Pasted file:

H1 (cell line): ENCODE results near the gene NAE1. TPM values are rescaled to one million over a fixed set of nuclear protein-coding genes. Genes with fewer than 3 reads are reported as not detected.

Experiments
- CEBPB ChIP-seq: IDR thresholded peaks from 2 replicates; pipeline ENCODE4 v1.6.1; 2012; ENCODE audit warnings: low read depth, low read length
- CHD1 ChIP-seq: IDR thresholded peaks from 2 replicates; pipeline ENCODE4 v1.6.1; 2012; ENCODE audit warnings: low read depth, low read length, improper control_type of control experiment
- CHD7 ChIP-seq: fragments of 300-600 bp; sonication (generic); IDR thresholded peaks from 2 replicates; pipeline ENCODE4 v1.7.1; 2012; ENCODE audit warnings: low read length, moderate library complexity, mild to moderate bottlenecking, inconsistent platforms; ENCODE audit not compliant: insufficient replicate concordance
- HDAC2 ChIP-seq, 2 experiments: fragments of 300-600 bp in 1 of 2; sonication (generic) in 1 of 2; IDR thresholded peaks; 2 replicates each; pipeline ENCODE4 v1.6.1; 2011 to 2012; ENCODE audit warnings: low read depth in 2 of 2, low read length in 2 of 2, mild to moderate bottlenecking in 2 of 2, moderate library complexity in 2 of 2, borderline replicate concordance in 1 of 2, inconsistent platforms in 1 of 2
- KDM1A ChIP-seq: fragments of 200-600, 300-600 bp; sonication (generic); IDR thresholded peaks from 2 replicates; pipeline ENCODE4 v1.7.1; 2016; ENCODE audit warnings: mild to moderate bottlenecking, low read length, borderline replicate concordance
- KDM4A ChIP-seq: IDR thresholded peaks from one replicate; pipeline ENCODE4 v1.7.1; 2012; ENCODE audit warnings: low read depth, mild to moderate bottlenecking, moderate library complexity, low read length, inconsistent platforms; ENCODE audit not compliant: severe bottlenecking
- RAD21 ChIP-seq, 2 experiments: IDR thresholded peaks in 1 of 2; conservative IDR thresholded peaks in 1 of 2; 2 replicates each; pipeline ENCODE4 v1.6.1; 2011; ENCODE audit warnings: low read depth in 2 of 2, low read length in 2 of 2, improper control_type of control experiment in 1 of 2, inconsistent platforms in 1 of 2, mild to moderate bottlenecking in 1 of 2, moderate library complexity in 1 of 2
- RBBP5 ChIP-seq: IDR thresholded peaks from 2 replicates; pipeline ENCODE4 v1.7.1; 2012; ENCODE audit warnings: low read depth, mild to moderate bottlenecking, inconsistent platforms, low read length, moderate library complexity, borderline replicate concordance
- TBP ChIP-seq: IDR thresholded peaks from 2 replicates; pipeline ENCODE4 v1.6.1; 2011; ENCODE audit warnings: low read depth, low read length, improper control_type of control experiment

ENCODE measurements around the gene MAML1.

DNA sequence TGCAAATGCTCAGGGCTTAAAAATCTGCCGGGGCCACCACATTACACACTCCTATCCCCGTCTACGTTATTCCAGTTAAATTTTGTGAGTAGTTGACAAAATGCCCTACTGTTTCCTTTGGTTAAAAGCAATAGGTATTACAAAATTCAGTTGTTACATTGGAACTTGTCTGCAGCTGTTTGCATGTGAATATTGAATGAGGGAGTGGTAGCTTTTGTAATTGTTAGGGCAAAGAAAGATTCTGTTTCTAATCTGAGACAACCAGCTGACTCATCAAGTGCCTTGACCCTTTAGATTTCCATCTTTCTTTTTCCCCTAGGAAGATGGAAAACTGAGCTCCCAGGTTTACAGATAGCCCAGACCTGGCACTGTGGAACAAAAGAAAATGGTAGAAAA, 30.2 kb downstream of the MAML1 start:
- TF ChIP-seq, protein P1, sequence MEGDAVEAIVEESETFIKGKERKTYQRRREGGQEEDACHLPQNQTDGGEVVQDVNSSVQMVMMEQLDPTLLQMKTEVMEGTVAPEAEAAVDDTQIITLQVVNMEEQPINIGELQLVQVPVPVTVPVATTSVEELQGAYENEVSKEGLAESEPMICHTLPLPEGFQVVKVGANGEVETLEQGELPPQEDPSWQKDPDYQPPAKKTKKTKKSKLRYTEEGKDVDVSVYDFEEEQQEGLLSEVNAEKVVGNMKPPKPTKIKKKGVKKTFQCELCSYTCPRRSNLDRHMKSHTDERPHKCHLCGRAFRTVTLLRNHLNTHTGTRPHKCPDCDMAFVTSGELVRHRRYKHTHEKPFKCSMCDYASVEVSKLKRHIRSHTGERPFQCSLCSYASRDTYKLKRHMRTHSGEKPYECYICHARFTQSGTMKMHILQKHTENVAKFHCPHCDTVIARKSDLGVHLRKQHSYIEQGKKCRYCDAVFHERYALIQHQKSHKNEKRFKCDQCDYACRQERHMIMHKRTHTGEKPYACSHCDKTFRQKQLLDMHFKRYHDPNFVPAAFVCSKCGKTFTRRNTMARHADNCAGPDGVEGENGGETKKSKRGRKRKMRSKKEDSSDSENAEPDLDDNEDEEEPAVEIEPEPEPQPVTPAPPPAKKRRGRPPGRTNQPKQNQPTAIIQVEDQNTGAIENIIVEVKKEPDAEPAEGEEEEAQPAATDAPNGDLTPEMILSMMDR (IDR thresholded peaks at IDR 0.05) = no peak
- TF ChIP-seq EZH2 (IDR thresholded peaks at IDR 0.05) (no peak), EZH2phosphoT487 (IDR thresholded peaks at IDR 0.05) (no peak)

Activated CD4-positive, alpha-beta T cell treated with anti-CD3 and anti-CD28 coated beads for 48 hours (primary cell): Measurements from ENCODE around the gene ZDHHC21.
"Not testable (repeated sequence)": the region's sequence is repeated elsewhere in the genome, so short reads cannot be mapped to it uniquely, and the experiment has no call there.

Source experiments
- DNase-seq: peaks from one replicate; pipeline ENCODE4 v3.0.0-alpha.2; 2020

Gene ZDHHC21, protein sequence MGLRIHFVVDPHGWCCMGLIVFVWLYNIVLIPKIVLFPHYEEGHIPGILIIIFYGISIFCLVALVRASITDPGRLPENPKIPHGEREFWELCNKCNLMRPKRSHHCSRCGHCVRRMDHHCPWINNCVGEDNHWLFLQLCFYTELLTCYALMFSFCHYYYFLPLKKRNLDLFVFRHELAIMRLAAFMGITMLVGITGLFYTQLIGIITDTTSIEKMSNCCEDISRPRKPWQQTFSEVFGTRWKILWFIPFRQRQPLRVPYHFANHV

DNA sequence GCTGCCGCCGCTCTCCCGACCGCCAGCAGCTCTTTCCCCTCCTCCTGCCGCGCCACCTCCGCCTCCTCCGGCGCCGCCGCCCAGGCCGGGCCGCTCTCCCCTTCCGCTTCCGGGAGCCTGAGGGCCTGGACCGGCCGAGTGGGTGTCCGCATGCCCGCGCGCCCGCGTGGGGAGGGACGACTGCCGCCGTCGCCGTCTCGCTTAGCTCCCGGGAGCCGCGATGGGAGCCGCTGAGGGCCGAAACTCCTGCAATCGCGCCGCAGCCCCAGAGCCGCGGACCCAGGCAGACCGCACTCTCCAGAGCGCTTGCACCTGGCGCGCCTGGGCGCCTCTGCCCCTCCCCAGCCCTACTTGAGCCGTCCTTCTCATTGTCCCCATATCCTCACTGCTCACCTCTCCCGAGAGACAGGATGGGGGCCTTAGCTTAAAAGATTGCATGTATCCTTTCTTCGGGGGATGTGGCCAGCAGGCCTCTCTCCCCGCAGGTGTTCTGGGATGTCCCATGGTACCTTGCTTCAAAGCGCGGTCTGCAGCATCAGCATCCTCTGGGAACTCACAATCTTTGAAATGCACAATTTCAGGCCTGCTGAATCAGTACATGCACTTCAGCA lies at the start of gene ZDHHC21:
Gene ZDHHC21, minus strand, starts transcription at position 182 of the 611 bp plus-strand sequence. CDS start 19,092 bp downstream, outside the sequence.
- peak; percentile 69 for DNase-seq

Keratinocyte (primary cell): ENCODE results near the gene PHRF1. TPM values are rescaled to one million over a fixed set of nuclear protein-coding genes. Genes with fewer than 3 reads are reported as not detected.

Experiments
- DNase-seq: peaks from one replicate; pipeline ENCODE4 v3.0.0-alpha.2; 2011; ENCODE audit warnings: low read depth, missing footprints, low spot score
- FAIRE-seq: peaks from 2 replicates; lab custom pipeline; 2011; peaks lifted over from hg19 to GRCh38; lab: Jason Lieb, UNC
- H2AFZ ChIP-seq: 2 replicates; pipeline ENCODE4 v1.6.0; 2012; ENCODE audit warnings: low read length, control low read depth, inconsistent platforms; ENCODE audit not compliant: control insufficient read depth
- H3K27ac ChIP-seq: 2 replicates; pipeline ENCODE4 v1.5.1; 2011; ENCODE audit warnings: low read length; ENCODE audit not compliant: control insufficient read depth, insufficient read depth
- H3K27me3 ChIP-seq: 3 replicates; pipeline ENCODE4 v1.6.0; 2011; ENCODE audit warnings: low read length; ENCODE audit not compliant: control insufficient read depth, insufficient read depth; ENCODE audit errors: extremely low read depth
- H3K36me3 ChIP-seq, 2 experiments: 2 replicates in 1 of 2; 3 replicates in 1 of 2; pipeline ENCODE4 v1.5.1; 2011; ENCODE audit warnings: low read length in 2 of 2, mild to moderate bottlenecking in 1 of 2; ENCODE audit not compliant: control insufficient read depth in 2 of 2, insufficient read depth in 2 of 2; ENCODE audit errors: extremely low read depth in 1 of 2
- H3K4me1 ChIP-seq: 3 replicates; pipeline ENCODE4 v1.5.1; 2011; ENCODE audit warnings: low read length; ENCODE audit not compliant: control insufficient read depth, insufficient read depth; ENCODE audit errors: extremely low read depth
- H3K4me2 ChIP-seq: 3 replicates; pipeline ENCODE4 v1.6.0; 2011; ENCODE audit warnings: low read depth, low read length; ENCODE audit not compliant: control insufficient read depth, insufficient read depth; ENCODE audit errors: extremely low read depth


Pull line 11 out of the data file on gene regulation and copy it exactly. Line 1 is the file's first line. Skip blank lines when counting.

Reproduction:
- TBP ChIP-seq: IDR thresholded peaks from 2 replicates; pipeline ENCODE4 v1.6.1; 2011; ENCODE audit warnings: low read depth, low read length, improper control_type of control experiment